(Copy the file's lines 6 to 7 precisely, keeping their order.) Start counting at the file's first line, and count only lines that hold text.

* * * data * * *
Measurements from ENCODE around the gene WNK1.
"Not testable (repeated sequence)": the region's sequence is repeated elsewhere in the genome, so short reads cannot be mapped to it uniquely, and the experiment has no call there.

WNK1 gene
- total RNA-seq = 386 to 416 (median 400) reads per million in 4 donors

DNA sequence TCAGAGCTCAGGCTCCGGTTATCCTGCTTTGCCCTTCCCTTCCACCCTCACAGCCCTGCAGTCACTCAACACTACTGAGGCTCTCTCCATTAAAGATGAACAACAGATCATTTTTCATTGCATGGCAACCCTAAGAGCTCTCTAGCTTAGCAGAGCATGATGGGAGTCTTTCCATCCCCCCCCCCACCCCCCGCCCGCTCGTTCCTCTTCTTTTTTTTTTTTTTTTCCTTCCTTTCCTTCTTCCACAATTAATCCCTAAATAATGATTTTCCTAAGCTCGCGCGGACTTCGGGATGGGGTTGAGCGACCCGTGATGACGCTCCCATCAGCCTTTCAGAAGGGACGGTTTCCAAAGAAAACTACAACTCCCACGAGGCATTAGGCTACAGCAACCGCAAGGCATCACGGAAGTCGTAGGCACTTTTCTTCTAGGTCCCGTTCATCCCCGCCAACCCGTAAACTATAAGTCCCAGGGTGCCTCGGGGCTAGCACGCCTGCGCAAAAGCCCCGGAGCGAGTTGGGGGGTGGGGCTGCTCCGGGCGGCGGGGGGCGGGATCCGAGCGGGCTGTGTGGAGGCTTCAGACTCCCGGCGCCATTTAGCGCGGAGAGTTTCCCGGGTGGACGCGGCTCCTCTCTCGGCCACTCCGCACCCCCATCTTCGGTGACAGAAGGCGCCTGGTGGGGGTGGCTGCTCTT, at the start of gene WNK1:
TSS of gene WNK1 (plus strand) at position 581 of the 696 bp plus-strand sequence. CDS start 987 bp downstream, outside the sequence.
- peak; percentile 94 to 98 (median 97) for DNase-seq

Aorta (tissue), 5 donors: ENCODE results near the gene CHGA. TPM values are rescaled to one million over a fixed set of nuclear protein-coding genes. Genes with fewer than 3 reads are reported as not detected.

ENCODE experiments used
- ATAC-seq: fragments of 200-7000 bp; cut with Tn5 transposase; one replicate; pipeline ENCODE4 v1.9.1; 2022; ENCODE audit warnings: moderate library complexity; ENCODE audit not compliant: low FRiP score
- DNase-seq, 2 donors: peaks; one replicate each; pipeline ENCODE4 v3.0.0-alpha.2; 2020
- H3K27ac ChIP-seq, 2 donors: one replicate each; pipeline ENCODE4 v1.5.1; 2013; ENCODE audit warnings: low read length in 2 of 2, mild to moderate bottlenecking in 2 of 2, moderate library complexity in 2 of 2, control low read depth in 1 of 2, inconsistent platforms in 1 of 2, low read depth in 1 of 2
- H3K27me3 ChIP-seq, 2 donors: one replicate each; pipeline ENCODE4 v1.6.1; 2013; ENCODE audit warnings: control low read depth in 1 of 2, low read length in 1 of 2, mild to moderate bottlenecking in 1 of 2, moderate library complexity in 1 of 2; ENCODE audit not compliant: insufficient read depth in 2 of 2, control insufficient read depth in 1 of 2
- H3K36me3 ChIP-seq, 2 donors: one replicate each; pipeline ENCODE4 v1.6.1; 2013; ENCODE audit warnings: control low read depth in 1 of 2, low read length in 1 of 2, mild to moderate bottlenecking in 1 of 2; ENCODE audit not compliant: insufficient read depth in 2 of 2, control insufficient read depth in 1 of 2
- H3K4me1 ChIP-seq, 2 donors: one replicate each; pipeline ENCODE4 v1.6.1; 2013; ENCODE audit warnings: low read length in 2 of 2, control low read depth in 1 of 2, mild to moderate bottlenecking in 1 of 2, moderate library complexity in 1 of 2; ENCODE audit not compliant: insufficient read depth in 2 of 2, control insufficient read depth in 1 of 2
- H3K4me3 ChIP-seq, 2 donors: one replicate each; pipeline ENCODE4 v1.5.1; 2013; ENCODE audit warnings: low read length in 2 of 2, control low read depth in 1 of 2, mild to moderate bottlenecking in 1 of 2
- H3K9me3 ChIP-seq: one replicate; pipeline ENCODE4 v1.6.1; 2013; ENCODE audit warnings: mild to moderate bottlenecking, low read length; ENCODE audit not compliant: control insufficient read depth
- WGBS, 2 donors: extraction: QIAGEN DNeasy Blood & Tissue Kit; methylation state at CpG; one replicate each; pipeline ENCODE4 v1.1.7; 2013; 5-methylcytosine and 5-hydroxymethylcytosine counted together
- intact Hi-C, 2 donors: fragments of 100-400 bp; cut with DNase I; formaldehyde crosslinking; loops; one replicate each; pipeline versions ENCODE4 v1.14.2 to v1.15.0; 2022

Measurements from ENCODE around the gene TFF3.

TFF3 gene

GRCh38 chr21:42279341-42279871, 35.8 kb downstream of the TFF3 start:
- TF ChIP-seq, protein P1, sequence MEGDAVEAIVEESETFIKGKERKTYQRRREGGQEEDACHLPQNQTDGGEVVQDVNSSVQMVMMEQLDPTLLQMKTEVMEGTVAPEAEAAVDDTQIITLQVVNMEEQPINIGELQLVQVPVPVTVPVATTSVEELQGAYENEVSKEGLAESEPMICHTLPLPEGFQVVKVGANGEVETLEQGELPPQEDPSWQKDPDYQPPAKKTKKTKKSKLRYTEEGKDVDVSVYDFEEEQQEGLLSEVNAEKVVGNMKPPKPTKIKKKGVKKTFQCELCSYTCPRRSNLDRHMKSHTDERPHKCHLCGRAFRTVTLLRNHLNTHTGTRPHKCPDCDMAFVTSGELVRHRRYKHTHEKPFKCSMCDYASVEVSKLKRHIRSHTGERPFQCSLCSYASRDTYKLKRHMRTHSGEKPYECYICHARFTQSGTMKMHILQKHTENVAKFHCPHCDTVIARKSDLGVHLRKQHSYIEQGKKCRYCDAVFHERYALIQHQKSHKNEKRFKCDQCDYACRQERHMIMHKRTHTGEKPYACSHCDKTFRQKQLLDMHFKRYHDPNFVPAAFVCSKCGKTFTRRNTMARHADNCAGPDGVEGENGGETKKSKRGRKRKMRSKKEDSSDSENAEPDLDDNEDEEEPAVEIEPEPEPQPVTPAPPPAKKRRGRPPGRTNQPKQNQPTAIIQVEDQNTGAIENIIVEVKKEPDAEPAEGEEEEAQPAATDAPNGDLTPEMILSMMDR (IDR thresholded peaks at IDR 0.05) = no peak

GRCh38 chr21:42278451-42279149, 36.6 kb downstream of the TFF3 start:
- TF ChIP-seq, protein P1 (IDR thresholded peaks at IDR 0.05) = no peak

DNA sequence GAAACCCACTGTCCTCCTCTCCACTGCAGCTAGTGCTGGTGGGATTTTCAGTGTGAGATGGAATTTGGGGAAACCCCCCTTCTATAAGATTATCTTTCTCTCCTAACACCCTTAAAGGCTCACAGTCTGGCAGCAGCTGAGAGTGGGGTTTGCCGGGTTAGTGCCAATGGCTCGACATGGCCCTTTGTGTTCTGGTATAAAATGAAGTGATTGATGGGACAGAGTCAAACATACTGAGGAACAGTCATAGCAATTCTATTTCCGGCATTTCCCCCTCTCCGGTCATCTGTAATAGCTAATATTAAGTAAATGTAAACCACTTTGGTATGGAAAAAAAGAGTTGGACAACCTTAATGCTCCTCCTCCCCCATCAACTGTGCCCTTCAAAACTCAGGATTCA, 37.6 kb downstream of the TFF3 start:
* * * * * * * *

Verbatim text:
TSS of gene WNK1 (plus strand) at position 581 of the 696 bp plus-strand sequence. CDS start 987 bp downstream, outside the sequence.
- peak; percentile 94 to 98 (median 97) for DNase-seq